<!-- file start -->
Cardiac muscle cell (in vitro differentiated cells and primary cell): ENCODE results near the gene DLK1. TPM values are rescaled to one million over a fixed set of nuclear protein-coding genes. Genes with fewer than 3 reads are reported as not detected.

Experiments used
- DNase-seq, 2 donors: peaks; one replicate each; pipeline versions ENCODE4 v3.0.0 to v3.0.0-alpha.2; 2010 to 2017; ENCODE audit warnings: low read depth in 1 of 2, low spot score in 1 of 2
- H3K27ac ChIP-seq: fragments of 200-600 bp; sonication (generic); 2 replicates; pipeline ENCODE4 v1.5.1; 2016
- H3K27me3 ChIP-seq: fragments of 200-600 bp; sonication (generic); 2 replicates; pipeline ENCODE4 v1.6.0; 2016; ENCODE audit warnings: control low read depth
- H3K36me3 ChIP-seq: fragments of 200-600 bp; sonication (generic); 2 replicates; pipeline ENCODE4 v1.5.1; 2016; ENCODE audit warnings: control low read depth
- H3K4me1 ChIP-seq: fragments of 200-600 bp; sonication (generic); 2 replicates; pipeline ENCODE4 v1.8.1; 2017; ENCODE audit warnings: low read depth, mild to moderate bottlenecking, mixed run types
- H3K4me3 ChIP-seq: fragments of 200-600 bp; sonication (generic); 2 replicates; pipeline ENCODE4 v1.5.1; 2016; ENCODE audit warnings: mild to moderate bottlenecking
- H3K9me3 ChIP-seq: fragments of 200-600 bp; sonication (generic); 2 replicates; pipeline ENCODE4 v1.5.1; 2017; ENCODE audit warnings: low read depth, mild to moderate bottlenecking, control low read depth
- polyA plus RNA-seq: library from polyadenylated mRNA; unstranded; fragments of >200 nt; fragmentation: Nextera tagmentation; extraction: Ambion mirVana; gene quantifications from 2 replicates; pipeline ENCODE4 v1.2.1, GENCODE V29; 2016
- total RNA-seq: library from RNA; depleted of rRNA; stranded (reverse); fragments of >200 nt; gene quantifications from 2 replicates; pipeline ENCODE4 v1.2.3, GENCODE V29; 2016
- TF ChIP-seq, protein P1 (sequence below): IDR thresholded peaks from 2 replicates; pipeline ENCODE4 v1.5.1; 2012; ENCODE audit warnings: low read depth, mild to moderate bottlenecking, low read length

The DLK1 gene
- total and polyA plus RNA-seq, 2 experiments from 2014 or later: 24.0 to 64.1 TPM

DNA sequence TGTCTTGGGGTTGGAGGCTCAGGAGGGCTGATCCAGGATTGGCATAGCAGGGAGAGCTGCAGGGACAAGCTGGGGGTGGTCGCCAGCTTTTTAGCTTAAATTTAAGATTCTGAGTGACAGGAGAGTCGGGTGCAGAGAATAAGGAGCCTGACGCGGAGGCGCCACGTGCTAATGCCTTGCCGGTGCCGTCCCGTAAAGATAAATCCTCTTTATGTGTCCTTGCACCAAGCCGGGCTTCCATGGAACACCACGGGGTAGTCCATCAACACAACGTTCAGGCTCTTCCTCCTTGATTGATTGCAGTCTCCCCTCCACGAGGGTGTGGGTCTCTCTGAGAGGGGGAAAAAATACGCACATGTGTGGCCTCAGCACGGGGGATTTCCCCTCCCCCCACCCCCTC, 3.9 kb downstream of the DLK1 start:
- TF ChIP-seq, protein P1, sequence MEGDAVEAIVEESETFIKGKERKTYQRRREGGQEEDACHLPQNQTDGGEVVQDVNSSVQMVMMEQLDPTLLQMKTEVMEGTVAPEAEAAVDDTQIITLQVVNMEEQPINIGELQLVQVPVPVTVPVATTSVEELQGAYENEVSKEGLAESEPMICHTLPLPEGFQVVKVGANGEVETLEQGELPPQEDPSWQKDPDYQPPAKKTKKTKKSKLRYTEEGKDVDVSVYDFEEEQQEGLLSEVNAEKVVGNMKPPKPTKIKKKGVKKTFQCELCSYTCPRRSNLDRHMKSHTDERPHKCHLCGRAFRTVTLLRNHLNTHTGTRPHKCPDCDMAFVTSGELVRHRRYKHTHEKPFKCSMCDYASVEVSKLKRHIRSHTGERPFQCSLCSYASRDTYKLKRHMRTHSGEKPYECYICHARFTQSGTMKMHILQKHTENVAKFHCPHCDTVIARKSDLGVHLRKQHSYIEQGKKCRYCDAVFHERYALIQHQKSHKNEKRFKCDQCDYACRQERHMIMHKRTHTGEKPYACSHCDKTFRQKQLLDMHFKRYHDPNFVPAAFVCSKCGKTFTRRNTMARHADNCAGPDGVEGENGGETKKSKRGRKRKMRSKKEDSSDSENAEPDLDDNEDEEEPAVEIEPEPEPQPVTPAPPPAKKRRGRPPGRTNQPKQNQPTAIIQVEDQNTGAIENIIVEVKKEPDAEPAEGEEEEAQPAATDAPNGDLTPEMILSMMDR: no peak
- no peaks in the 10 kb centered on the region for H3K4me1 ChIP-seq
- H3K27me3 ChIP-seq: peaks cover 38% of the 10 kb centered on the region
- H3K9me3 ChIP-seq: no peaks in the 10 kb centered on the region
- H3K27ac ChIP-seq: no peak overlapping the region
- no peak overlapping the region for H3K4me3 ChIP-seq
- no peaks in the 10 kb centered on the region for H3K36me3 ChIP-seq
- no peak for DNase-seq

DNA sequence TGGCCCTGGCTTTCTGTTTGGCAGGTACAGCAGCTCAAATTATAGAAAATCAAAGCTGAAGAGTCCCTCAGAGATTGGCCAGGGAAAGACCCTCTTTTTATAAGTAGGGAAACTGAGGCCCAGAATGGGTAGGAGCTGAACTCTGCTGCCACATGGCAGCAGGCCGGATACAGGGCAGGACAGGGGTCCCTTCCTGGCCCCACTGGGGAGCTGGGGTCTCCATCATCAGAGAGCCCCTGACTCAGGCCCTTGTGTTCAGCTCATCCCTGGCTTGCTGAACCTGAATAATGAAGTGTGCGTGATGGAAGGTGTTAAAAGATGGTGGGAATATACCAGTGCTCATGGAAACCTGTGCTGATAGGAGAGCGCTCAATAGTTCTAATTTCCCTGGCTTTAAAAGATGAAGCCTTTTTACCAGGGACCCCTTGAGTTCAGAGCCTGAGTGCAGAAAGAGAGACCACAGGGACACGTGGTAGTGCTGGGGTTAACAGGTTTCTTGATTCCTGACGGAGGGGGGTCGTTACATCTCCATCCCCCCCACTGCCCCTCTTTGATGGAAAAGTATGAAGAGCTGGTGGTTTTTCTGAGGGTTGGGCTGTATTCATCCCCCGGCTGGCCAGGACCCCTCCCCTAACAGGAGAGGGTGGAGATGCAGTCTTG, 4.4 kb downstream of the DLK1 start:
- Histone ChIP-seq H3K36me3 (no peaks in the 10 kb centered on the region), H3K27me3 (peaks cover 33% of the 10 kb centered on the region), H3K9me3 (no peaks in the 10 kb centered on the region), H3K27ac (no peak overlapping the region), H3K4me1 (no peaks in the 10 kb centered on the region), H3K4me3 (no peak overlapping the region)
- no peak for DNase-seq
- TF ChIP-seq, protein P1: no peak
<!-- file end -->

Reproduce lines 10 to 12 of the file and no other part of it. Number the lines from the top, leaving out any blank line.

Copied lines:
- polyA plus RNA-seq: library from polyadenylated mRNA; unstranded; fragments of >200 nt; fragmentation: Nextera tagmentation; extraction: Ambion mirVana; gene quantifications from 2 replicates; pipeline ENCODE4 v1.2.1, GENCODE V29; 2016
- total RNA-seq: library from RNA; depleted of rRNA; stranded (reverse); fragments of >200 nt; gene quantifications from 2 replicates; pipeline ENCODE4 v1.2.3, GENCODE V29; 2016
- TF ChIP-seq, protein P1 (sequence below): IDR thresholded peaks from 2 replicates; pipeline ENCODE4 v1.5.1; 2012; ENCODE audit warnings: low read depth, mild to moderate bottlenecking, low read length